But the highlight of the evening was the Leftover Salmon and Friends. The band consisted of Salmon along with Keller Williams, Larry Keel and members of Monophonics, T Sisters and Elephant Revival. The set was very well received by most patrons. While many I spoke with expressed disappointment in missing the Rock and Roll Hall of Famer and all were concerned about his health, everyone said the set, dubbed the “Buffalo Mountain Jam” in honor of the iconic Allman Brothers Band tune “Mountain Jam” and nearby peak Buffalo Mountain, was a great treat. Festival personnel have already discussed making a similar super jam set a part of next year’s event. The set ended with a nice jam into a great bluegrass “Whipping Post” in yet another nod to the ailing Allman.
But the evening wasn’t over as searchlights appeared in the sky leading to a “kinda secret, kinda not secret” forest stage. The newly constructed stage was a cheeky nod to what had been a FloydFest confusion for years. The number of the festival was one off from the year, (i.e., Floydfest 14 was in 2015, 14 was in 13, etc.) so to make it easier, organizers named this year number 16, skipping over number 15. This special show, hosted by the Pimps of Joytime, was to function as number fifteen. The Pimps played their electro-funk, flanked by fire dancers from PLF and projected designs, until the early morning.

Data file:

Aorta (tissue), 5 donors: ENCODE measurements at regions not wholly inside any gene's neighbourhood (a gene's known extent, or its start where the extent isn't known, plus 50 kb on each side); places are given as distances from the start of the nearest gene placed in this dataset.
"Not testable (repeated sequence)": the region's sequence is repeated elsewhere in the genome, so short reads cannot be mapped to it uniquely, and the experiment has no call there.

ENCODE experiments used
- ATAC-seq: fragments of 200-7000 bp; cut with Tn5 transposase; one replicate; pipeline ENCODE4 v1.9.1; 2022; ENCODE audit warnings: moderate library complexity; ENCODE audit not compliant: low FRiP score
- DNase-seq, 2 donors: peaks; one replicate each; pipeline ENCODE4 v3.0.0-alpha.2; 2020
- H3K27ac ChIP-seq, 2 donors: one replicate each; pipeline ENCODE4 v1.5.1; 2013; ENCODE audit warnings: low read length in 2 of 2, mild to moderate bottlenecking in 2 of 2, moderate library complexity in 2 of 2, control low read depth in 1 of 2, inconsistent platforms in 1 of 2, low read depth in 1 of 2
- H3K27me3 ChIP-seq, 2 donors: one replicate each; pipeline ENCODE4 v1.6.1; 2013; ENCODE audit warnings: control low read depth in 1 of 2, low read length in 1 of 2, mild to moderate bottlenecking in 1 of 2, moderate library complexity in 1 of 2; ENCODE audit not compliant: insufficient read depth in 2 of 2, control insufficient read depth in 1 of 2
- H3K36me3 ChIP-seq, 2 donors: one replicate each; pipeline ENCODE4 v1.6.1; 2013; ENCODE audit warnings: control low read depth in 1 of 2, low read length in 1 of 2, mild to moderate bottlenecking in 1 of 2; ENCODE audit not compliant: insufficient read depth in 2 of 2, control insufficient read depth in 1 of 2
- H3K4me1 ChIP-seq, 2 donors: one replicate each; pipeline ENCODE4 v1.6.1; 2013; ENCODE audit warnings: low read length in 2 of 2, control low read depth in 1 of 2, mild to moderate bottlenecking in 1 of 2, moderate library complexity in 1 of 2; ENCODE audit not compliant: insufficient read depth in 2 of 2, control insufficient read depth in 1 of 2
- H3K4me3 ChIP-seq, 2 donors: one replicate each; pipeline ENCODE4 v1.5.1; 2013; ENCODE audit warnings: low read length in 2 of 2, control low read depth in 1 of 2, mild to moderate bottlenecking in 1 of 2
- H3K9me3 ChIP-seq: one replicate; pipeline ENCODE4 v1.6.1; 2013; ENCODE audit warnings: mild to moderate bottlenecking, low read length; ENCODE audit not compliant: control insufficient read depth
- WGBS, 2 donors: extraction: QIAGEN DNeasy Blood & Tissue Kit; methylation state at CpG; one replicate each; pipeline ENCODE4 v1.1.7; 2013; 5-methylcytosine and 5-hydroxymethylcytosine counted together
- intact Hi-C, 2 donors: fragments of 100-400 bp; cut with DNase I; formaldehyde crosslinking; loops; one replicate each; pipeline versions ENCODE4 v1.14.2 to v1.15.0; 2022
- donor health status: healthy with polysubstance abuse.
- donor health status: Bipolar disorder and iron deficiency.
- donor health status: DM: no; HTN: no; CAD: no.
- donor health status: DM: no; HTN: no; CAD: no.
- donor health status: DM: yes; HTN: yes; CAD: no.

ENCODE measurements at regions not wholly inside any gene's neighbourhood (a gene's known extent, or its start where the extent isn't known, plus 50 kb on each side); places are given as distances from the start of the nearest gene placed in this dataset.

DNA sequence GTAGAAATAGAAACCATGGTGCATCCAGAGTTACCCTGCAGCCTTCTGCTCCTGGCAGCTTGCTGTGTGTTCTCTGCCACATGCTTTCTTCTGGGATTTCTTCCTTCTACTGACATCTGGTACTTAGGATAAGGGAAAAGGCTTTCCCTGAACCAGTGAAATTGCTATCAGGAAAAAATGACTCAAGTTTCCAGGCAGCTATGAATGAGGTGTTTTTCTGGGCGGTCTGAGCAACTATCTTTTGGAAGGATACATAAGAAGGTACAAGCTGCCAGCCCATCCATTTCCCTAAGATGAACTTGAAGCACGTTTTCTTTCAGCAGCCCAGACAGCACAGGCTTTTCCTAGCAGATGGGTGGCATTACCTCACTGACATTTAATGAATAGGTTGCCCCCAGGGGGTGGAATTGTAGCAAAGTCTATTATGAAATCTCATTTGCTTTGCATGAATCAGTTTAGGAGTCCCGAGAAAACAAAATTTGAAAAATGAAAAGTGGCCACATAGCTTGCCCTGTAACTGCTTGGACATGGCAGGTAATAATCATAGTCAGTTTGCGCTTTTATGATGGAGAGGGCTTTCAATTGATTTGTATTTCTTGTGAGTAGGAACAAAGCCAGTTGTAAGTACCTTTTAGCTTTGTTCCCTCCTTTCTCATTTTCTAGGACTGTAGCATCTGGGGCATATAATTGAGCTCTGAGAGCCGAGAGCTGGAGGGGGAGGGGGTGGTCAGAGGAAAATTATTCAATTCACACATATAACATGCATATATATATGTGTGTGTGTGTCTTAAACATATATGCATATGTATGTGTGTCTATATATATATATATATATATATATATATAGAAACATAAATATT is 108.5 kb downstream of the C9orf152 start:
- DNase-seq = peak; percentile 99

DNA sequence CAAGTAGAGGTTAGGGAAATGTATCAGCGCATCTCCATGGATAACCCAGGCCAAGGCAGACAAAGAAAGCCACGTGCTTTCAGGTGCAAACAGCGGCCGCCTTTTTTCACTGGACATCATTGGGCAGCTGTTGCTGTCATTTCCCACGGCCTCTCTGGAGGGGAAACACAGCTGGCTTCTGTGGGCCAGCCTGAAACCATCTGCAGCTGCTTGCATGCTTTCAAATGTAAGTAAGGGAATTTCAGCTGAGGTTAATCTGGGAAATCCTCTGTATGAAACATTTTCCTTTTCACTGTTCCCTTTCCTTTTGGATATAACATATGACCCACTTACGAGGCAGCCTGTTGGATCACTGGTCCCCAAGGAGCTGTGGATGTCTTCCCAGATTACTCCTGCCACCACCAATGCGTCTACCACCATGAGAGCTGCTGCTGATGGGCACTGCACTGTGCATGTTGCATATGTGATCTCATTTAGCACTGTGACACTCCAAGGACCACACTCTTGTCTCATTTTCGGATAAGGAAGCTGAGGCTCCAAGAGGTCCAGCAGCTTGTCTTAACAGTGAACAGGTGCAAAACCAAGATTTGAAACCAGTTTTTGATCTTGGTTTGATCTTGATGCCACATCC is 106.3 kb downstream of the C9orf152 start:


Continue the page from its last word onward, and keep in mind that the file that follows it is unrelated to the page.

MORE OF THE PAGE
Sunday was a perfect complement to the day before as bluegrass 80s cover band Love Canon started the day off right. The Larry Keel Experience debuted new member mandolinist Jared Pool, who replaces banjo player Will Lee who had some recent health issues. Pool brings a different sound to a band that had a mando player before Lee and adds a higher toned voice to Larry’s growl. I can’t wait to see how well they gel and the jams that are in store for LKE fans. Greensky Bluegrass, fresh off of selling out Colorado’s Red Rocks Amphitheater, had a field of dancing campers ready to get down. The band was obviously enjoying themselves and brought on surprise guest Bruce Hornsby to play accordion on “Ain’t no Bread in the Breadbox.”
Hornsby closed out the festival along with his band of Noisemakers. Playing songs old and new, the famed piano player also played accordion and dulcimer alongside the strong guitar work of Gibb Droll. It was a great set to close what was a fantastic festival.
Each year this special place in Southwest Virginia brings together a specific tribe of people, encompassing all ages, races, sexes and people from across the socioeconomic spectrum. These people have consistently shown themselves to be some of the most positive and grateful folks I’ve seen at festivals. While recognition of the work done by Across the Way productions has begun from press outlets as large as Time magazine, I believe even Hodges and Johnson will acknowledge that without these special people who attend, the festival wouldn’t exist. As Johnson said from the stage in closing the event for another year
“Find your tribe y’all, and love them hard.”